In society, we are quick to deem some criminals as “crazy” particularly with crimes that are complex and extreme in nature. While there is nothing funny about mental illness, the reality is that a large correlation between mental health and crime exists.
Understanding mental illness is important to help solve and prevent crimes. Working to fight stigmas and negative connotations about mental health will help bring more attention to assisting those who suffer from disorders and improve the level of their care.
What is Mental Illness?
Mental illness is described as a range of mental health conditions that can alter one’s behavior and mood, causing them to act impulsively and unlike themselves. While most people will deal with a change in mental health at some point in their lives, a mental health condition becomes an illness once the behavioral patterns become more consistent, affecting the person's ability to function. Through the continuous study of human behavior, clinical psychologists have determined four major warning signs that can help others spot the onset of mental illness. These warning signs typically occur concurrently and the greater one experiences various symptoms of each warning sign, the more urgent their situation becomes. There is a strong correlation between those who have a mental health condition and do not adhere to their medication and violent behavior that leads to incarceration.
Individuals who experience mental distress are often sad or feel unlike themselves. Sudden sadness with little to no explanation for a period of more than two weeks is known as depression. People may also become irritable, moody, and angry without notice. In addition, one should take caution when an individual experiences a range of emotions within a short period of time that are not consistent with each other. Sad one day and angry the next, or guilty one moment and lack emotions the next.
Physical signs of mental illnesses include feeling constant fatigue, drastic change in weight (can be weight gain or weight loss), or change in appearance due to lack of hygiene and unexplained aches and pains. Look for pattern changes in sleep, eating and overall energy, and if they tend to lean to one extreme, this could be a sign of a mental disorder. One last thing to consider is their physical interaction with others – becoming overly touchy, resistant to touch or violent outbursts. Some disorders may cause heart palpitations, increased sweating, headaches and nausea.
Changes in behavior are often one of the first signs people notice when loved ones are suffering from mental illness. Some withdraw from people, limiting interaction to an only as-needed basis, neglect personal responsibilities, and may turn to substances like drugs and alcohol to cope with new changes. Additionally, they may throw temper tantrums, burst out in sudden laughter or crying, and lose interest in their physical appearance.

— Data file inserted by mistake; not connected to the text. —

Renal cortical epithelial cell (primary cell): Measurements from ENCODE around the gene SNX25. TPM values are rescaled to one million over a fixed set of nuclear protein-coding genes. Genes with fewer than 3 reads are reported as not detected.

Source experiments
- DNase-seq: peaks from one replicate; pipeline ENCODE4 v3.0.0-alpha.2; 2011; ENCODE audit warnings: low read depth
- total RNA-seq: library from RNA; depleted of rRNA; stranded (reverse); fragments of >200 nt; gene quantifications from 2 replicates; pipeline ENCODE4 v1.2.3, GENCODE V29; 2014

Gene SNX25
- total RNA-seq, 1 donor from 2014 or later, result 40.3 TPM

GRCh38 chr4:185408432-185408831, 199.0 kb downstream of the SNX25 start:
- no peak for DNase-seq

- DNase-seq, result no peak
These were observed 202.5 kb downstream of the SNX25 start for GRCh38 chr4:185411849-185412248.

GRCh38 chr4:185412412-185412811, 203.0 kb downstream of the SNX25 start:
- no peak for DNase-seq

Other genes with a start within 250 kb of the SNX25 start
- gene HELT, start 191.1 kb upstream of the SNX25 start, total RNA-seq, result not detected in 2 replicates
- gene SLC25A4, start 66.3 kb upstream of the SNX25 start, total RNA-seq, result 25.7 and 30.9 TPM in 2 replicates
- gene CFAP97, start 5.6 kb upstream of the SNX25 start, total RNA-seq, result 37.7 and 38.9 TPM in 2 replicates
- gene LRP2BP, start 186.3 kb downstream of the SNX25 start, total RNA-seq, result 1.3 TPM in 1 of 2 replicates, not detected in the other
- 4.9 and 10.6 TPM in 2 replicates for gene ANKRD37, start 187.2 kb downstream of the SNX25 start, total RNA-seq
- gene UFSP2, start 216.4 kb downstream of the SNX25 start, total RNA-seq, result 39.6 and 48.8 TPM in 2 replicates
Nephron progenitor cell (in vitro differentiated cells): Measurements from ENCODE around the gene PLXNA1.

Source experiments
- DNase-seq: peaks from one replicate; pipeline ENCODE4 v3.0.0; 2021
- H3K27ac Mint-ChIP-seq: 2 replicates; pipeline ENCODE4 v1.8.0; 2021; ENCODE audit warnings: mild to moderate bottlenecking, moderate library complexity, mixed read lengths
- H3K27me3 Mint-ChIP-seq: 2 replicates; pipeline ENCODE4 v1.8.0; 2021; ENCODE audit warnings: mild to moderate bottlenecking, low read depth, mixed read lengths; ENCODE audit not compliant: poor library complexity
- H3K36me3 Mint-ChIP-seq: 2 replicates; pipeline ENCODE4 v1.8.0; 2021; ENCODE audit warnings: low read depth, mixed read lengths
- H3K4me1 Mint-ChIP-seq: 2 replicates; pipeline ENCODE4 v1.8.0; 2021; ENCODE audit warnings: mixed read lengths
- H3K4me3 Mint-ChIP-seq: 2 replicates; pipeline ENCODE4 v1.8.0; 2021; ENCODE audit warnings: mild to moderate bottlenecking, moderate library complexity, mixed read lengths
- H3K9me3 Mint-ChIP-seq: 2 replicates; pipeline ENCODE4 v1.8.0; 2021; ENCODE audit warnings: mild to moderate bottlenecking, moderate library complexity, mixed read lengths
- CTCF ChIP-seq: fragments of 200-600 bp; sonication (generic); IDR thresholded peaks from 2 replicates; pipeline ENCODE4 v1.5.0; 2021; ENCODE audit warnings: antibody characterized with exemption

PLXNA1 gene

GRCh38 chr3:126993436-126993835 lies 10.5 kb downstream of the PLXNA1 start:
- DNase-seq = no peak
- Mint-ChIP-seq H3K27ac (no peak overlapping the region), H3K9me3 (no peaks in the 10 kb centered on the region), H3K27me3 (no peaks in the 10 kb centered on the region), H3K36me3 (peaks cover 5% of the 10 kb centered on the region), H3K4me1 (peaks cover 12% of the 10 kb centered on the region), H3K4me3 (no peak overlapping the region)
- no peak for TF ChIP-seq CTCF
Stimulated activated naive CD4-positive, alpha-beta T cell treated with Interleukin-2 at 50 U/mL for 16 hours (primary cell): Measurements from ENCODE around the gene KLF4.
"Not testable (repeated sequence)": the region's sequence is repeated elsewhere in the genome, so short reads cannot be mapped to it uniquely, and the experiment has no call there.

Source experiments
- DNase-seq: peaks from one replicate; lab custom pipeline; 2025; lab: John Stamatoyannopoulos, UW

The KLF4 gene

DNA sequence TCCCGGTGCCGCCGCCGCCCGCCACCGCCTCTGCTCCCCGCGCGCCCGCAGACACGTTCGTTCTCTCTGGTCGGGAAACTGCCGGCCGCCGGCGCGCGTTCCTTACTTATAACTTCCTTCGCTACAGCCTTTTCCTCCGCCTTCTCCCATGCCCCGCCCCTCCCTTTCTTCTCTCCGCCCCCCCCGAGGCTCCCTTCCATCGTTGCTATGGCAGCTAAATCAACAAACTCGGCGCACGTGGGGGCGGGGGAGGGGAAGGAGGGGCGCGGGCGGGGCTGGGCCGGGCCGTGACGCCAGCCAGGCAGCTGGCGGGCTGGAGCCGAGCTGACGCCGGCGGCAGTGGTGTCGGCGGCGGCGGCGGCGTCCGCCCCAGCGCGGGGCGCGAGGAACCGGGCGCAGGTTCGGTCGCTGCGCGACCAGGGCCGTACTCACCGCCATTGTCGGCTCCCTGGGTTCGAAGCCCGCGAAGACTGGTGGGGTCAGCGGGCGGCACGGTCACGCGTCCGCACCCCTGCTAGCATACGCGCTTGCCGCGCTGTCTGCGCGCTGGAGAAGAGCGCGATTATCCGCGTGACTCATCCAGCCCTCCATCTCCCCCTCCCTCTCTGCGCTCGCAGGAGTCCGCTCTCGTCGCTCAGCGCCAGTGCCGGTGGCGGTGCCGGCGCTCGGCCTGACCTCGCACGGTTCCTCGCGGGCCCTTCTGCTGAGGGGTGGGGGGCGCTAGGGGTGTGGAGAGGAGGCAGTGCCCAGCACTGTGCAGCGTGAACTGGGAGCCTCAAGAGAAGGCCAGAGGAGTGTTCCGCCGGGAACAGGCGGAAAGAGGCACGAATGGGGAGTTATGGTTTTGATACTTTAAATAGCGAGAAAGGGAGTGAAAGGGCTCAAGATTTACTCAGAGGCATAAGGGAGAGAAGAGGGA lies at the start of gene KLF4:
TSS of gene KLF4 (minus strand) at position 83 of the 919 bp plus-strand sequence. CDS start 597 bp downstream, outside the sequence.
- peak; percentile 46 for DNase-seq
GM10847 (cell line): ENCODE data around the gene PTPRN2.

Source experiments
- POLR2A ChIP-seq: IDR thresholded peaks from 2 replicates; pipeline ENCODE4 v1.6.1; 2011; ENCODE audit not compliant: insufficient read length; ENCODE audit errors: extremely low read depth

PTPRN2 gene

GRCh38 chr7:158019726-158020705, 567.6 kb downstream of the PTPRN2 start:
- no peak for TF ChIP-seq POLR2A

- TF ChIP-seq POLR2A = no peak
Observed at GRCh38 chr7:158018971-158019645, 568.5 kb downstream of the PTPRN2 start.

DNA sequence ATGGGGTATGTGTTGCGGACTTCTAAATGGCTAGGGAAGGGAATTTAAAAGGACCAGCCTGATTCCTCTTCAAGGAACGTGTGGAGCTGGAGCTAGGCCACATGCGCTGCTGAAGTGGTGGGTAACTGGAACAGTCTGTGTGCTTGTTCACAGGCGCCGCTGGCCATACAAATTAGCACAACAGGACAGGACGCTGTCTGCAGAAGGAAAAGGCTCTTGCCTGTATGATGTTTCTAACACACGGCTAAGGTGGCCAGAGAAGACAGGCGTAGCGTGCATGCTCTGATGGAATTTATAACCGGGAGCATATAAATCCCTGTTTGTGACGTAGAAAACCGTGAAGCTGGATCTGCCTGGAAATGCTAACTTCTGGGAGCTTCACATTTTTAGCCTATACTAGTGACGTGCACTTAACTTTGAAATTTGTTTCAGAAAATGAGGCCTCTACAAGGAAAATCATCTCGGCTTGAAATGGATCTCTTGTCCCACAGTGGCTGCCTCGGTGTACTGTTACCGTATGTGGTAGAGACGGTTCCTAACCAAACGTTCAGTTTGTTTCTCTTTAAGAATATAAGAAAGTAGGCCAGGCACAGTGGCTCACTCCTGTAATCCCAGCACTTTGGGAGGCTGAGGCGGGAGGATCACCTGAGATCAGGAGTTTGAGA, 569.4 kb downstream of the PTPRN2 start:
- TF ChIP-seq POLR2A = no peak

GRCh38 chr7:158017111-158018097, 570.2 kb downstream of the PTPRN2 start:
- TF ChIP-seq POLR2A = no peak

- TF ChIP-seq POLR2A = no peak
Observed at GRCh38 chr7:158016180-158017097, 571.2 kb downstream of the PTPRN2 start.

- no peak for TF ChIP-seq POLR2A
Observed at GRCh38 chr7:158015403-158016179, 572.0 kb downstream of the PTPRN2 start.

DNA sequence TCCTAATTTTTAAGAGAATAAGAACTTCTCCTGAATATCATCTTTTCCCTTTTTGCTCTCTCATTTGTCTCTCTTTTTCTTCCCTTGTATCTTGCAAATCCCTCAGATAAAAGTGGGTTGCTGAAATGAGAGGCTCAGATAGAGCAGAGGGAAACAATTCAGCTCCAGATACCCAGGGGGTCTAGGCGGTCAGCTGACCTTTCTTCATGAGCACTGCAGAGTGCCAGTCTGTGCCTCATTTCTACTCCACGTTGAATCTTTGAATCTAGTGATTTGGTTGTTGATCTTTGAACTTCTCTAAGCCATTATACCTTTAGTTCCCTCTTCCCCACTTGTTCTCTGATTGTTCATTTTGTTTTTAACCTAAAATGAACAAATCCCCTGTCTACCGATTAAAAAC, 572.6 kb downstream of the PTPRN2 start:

Those suffering from mental illness display varying psychological signs that can quickly worsen over time. These symptoms are often the catalyst for all of the other signs that come with mental disorders. Signs include pessimism, negative attitude about people and life, extremely self-critical, constant self-blame, and thoughts of death and suicide. Decrease in memory, inability to focus, and unnecessary worrying are also signs of psychological issues. Left untreated, these psychological issues can lead to severe cases of crime, like homicide.
It’s important to note that those experiencing mental illness often have a variety of these signs at the same time. They typically do not occur on their own and these signs do not tend to be isolated in nature. One symptom often sparks the symptom of another, for example, feeling sad often leads to fatigue. Being aware and spotting these four warnings signs can make a significant difference.
Unfortunately, many studies show that those who report mental illness often do not receive treatment. Mental hospital capacity has dwindled in recent years, while prison and jail capacity has vastly expanded. About 1.2 million people in state, local and federal custody reported some kind of mental health condition.
There is a crushing responsibility that weighs on professionals who lack resources to deal with those who are mentally ill. Working to educate those in the field can provide access to resources and create new career paths while assisting those who need help. A degree specializing in human behavior is instrumental, especially in the criminology field, to understand human behavior that can lead to crime.
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